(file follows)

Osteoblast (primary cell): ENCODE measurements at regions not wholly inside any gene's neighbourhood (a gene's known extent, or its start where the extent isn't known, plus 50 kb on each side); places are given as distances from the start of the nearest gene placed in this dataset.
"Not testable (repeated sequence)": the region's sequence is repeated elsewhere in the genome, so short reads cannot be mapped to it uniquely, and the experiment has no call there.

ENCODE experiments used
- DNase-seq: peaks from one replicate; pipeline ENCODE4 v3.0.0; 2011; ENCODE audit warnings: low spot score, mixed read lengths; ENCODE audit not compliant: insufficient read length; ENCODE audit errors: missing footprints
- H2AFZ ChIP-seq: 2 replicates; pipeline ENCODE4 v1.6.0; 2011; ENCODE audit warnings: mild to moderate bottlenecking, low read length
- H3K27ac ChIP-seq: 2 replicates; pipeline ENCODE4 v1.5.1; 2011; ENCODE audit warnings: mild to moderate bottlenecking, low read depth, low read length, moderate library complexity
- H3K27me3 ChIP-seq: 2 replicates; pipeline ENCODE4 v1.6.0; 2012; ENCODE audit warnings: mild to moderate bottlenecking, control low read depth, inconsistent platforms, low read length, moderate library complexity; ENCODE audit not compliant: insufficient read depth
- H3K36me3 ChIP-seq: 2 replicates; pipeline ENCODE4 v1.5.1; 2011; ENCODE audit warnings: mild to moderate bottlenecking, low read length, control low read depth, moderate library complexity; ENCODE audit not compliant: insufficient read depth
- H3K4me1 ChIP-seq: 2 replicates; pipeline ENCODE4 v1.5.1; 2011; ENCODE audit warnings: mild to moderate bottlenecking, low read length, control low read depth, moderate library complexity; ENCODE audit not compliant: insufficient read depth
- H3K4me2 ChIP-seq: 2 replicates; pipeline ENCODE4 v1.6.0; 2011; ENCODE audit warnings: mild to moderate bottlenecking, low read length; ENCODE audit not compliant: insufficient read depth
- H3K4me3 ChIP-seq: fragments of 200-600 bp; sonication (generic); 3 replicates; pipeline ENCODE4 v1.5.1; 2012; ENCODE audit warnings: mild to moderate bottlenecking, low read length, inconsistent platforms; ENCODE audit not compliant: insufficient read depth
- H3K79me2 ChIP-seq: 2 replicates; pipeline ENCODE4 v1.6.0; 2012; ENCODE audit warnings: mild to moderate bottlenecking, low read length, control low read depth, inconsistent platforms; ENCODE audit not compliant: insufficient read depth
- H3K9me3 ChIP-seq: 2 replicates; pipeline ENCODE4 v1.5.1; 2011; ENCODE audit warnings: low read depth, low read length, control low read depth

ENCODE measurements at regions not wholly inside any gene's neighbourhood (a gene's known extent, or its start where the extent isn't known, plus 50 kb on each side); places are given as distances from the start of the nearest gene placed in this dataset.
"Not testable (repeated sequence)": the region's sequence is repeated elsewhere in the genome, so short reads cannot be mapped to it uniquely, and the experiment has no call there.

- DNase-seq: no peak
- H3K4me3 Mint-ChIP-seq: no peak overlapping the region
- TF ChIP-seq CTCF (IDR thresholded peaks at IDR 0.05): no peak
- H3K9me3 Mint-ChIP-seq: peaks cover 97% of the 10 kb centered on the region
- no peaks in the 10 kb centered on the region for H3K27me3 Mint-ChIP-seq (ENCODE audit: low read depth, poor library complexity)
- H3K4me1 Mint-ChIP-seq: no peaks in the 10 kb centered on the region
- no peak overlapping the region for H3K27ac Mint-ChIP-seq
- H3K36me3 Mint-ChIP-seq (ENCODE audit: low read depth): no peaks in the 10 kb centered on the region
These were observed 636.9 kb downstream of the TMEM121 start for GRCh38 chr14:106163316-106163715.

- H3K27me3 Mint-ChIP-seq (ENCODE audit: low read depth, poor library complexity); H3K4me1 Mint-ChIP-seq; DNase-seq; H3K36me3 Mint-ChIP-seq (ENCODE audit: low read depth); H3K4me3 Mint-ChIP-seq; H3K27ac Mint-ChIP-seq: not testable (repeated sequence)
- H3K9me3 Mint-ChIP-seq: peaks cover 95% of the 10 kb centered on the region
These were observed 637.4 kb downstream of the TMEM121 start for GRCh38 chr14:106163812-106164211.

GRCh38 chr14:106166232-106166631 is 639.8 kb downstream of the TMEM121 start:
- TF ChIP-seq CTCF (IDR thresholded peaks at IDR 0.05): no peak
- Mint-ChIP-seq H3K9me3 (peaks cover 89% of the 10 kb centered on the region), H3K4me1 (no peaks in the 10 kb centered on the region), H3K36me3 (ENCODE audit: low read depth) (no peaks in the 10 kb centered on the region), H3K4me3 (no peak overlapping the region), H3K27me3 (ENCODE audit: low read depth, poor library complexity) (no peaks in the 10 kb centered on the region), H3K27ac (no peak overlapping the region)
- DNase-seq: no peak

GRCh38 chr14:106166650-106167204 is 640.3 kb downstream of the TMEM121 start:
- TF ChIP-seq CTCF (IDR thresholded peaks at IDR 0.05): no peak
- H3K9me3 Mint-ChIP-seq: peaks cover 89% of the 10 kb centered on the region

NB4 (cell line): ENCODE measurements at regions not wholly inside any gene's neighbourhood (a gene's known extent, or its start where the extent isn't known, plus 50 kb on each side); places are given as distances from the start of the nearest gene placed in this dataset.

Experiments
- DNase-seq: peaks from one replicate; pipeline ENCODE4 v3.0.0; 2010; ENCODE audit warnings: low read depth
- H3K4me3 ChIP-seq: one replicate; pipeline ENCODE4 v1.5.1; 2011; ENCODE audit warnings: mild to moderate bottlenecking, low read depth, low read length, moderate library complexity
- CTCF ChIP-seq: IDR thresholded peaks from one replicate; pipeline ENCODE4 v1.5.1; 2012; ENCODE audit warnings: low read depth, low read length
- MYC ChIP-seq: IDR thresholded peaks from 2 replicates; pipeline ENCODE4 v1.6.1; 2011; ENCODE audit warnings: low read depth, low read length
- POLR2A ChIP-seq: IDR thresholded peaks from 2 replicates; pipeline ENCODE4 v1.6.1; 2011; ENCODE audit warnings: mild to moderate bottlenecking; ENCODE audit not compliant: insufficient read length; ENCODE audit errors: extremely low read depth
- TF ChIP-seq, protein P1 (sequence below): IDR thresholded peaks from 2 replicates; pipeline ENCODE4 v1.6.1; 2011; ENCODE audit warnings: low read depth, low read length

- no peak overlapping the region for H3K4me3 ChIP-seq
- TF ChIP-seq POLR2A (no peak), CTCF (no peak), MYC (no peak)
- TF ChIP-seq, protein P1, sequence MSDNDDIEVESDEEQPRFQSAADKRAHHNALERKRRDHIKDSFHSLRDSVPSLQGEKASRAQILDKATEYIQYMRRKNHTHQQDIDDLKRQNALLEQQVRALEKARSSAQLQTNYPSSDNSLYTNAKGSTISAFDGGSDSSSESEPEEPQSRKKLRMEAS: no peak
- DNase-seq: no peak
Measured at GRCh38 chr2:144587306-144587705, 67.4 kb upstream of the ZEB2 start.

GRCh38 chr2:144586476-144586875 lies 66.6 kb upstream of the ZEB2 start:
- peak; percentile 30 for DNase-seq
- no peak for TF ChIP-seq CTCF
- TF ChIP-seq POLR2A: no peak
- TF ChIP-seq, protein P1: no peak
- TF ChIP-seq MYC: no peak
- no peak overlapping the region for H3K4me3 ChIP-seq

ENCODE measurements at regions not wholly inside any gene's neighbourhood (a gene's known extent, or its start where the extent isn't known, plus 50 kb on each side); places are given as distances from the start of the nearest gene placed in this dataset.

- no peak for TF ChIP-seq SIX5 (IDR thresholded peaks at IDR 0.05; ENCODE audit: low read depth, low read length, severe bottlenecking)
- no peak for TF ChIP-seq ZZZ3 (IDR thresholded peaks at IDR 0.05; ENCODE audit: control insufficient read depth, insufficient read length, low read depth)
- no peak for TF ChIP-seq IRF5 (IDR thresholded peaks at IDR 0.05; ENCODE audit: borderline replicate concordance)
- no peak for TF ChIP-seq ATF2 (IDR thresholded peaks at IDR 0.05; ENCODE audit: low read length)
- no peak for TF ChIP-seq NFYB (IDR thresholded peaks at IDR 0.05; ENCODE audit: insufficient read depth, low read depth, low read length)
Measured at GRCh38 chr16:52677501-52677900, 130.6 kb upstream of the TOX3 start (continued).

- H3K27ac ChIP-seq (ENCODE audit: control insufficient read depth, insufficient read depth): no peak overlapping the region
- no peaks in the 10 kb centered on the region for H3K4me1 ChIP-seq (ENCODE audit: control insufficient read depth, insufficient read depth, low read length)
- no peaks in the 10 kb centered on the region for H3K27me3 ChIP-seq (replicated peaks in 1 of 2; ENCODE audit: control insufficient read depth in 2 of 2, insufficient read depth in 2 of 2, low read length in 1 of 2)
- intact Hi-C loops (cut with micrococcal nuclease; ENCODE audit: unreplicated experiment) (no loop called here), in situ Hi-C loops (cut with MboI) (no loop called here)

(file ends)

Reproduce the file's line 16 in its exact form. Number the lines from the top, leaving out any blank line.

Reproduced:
- DNase-seq: no peak